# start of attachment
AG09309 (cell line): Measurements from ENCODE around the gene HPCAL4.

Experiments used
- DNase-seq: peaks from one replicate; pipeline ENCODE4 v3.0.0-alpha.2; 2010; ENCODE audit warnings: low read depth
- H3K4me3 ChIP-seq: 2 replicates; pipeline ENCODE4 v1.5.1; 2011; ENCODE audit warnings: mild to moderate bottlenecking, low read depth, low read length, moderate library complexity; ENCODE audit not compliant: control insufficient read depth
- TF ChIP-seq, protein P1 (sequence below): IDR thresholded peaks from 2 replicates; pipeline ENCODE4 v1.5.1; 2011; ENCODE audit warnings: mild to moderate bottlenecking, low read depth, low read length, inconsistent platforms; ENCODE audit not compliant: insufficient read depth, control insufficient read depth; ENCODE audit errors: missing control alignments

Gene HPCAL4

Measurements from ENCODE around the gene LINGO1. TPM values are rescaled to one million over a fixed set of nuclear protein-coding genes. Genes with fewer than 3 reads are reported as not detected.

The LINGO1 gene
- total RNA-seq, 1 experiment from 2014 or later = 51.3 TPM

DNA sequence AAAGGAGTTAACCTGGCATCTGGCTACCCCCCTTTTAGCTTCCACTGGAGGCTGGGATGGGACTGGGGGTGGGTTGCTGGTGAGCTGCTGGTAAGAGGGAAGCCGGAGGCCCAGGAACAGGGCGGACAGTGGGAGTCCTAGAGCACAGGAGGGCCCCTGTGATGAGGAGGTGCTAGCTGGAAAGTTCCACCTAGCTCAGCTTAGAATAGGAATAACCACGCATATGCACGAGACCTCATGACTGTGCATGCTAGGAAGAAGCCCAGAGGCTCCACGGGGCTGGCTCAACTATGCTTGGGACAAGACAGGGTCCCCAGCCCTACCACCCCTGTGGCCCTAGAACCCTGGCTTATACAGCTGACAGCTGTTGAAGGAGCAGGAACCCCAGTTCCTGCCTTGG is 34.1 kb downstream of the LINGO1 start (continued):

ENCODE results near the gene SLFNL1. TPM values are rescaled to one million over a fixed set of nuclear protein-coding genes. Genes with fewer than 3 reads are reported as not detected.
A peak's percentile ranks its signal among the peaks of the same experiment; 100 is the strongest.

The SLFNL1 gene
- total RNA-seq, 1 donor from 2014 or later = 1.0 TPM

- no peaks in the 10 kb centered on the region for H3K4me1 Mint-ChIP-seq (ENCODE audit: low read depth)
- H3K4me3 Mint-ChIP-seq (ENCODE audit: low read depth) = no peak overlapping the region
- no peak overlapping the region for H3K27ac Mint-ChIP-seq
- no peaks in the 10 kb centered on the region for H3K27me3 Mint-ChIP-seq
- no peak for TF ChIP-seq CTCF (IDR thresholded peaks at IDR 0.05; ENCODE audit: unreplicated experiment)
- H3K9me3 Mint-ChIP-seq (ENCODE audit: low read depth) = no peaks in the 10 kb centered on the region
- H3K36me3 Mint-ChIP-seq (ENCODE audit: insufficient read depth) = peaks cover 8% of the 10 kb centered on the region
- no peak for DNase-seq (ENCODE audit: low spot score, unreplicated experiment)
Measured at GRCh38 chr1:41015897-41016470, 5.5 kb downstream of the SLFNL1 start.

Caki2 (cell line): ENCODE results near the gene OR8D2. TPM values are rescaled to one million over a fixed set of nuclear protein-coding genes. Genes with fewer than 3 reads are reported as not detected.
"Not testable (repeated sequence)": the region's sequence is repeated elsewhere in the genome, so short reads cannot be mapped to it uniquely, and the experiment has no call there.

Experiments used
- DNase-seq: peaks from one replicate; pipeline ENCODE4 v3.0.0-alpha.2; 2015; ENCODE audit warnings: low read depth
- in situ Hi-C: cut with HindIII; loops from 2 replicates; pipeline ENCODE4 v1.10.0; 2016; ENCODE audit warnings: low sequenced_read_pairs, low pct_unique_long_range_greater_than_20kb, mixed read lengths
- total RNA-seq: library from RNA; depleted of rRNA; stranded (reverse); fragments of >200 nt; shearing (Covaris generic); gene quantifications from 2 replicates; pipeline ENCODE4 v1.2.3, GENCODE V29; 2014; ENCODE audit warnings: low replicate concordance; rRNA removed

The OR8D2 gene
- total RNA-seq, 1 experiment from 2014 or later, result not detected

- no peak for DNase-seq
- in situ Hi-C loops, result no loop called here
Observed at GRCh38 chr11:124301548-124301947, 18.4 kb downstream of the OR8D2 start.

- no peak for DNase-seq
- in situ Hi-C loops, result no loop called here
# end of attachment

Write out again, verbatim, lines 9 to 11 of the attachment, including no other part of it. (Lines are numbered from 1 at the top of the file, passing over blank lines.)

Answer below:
- total RNA-seq, 1 experiment from 2014 or later = 51.3 TPM

DNA sequence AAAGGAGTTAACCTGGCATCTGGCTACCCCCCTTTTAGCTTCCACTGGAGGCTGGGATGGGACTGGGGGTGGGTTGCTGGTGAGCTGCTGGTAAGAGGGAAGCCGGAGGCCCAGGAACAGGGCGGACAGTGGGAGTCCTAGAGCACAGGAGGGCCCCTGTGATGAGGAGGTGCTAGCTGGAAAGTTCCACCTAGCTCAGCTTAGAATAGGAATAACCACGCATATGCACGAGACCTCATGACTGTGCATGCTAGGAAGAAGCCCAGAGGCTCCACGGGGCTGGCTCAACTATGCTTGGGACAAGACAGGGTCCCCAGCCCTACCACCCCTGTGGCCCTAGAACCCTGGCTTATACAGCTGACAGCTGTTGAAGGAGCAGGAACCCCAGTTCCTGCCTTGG is 34.1 kb downstream of the LINGO1 start (continued):

ENCODE results near the gene SLFNL1. TPM values are rescaled to one million over a fixed set of nuclear protein-coding genes. Genes with fewer than 3 reads are reported as not detected.